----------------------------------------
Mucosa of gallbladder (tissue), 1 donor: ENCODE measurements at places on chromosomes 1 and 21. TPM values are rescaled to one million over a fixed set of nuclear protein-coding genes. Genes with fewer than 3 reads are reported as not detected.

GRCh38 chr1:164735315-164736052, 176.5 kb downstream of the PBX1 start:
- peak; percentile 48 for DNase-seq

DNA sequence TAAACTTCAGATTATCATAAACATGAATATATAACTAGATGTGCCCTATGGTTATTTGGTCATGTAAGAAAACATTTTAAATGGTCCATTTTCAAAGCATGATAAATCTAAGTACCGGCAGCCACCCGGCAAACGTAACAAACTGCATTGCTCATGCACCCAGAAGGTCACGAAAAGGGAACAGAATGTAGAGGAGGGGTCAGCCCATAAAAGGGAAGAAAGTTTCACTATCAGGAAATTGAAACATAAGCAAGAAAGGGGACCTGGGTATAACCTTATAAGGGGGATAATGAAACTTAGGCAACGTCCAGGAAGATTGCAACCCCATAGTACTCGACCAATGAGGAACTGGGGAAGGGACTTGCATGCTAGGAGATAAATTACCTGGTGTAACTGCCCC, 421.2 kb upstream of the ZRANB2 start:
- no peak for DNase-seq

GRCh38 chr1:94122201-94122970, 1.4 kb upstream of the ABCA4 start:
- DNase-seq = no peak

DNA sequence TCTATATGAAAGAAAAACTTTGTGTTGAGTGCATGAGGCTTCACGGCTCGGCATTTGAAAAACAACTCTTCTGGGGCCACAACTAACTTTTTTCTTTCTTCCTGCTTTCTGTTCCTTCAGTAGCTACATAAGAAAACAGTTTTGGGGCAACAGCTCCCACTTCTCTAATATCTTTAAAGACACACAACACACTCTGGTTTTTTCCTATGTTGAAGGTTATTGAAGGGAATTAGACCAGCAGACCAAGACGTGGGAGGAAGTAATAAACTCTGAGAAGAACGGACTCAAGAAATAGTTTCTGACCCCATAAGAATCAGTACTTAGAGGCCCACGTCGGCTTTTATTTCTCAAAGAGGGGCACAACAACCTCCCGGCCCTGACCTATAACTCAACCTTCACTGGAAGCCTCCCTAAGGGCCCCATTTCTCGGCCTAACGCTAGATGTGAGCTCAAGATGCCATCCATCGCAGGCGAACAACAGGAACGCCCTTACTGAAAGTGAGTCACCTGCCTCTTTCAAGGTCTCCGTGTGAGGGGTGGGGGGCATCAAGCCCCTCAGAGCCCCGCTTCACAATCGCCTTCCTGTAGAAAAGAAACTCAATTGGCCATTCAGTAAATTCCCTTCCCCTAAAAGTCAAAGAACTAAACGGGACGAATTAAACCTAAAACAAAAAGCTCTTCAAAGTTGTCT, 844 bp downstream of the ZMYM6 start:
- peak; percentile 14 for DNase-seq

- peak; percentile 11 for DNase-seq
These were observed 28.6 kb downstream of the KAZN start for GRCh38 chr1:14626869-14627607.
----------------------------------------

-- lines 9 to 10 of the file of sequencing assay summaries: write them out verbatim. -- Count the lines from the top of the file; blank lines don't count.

- peak; percentile 14 for DNase-seq

- peak; percentile 11 for DNase-seq